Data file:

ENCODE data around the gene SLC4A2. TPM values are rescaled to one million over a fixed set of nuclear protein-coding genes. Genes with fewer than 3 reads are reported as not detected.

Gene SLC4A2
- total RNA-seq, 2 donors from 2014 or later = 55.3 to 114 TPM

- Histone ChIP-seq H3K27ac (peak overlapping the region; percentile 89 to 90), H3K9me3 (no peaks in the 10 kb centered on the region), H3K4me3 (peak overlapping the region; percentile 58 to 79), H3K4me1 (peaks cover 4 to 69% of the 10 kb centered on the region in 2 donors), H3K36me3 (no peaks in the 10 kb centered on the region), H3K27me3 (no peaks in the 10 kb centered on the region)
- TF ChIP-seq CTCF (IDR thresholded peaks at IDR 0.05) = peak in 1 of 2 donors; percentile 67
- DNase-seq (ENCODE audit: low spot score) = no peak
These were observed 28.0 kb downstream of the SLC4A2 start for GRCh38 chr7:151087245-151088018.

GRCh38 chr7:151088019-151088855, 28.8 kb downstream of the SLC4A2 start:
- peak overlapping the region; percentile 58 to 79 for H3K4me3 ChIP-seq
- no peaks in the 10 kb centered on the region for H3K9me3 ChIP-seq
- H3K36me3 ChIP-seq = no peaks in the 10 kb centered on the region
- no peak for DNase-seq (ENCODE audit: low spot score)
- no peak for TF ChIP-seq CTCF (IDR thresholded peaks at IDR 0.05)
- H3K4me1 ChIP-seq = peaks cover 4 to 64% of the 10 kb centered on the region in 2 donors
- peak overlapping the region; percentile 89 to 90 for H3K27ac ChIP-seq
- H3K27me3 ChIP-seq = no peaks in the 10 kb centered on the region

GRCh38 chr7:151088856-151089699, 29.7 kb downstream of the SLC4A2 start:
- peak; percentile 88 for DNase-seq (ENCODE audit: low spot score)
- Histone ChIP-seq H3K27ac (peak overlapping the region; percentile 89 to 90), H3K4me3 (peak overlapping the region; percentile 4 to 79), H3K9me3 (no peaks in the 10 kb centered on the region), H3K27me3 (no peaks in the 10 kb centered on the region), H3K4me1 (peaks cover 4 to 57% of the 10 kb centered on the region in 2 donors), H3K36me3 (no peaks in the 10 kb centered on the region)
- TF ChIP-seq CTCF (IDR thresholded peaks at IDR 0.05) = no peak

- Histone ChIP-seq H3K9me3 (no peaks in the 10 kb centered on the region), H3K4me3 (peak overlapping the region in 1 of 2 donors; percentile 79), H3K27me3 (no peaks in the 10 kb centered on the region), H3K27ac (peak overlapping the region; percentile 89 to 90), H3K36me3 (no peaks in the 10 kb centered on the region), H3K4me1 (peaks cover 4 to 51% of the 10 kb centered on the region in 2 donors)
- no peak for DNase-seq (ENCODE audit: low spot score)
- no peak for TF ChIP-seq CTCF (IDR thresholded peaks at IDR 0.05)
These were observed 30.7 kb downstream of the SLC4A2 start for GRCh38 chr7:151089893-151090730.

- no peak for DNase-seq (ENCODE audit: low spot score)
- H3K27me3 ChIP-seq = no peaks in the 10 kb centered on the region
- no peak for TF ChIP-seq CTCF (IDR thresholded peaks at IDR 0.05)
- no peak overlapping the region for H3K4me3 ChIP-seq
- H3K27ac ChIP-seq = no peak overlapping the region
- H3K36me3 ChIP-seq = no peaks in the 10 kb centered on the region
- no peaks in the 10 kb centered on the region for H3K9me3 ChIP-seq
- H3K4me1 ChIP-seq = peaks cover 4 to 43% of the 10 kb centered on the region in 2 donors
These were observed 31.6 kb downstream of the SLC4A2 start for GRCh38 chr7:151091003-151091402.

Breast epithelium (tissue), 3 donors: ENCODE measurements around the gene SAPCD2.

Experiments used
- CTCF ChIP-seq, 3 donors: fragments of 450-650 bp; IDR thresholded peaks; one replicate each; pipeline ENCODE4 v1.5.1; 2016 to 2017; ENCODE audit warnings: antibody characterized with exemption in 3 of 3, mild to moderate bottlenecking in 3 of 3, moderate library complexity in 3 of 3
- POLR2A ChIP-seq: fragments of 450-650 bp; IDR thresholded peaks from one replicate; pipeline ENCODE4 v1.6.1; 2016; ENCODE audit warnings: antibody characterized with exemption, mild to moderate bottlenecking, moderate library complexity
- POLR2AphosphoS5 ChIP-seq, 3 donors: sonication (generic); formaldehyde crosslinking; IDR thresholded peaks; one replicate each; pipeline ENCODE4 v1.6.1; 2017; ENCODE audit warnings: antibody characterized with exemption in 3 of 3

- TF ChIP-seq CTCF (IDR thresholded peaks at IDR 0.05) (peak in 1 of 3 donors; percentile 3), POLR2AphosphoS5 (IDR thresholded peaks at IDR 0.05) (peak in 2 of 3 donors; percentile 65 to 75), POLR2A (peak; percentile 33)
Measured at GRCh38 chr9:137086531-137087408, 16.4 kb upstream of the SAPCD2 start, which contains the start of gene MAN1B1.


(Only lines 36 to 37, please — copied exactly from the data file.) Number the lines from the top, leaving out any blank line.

- CTCF ChIP-seq, 3 donors: fragments of 450-650 bp; IDR thresholded peaks; one replicate each; pipeline ENCODE4 v1.5.1; 2016 to 2017; ENCODE audit warnings: antibody characterized with exemption in 3 of 3, mild to moderate bottlenecking in 3 of 3, moderate library complexity in 3 of 3
- POLR2A ChIP-seq: fragments of 450-650 bp; IDR thresholded peaks from one replicate; pipeline ENCODE4 v1.6.1; 2016; ENCODE audit warnings: antibody characterized with exemption, mild to moderate bottlenecking, moderate library complexity